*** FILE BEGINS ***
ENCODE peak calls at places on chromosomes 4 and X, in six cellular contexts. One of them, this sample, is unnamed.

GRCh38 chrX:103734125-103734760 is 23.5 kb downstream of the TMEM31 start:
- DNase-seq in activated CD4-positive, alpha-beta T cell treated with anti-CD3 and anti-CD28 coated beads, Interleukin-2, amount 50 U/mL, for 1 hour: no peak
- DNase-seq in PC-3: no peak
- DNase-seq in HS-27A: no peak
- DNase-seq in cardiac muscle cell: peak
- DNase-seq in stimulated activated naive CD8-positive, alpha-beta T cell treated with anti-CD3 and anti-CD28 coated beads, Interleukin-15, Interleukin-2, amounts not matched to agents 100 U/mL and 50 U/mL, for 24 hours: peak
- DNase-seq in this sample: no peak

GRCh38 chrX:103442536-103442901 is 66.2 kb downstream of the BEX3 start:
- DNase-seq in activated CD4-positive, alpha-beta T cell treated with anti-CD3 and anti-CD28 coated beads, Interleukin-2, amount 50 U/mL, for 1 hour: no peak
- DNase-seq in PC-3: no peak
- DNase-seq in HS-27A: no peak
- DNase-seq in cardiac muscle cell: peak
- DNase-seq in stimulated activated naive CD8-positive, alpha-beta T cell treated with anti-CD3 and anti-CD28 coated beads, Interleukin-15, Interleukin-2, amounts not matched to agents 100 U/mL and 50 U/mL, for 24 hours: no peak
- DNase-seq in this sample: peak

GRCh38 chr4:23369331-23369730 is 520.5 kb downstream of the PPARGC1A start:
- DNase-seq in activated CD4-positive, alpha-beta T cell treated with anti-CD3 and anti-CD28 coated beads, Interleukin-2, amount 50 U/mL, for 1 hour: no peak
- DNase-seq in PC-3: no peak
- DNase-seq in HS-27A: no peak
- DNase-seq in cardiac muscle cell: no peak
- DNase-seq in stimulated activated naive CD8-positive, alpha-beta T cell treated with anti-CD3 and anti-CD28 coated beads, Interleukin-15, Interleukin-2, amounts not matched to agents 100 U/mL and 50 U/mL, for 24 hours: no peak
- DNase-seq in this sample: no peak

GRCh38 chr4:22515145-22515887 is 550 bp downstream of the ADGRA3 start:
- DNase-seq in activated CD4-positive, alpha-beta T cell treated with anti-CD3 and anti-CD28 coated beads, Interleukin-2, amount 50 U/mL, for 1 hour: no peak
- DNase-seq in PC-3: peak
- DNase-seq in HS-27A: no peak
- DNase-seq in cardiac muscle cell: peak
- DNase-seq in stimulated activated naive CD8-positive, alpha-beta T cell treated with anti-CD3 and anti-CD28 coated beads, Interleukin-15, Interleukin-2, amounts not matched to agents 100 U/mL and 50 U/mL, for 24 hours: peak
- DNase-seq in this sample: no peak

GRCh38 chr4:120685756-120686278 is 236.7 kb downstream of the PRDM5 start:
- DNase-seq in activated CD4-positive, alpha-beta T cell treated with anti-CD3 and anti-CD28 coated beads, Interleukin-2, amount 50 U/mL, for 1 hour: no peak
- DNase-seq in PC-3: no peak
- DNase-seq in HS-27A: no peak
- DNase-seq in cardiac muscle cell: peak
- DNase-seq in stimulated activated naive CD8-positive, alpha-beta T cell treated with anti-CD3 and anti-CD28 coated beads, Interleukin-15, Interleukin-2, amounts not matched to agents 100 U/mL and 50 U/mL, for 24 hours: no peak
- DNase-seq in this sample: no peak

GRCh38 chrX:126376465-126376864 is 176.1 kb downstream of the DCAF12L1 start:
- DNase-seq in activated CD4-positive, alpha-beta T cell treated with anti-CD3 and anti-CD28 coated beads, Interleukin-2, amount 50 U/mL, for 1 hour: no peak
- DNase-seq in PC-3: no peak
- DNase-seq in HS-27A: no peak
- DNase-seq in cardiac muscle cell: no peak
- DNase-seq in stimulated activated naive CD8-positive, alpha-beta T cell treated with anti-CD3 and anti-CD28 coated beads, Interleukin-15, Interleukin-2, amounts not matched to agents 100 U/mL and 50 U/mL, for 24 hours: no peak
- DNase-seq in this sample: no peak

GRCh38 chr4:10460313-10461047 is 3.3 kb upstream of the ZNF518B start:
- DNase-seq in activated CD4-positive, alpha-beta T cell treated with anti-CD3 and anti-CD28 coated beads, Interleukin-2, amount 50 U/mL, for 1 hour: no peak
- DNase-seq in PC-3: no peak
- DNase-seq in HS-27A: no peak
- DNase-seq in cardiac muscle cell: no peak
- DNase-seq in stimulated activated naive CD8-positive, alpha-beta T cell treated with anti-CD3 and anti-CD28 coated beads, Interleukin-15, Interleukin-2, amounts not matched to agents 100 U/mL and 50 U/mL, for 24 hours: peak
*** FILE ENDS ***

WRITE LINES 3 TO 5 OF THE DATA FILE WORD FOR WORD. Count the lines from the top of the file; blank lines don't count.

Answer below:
- DNase-seq in activated CD4-positive, alpha-beta T cell treated with anti-CD3 and anti-CD28 coated beads, Interleukin-2, amount 50 U/mL, for 1 hour: no peak
- DNase-seq in PC-3: no peak
- DNase-seq in HS-27A: no peak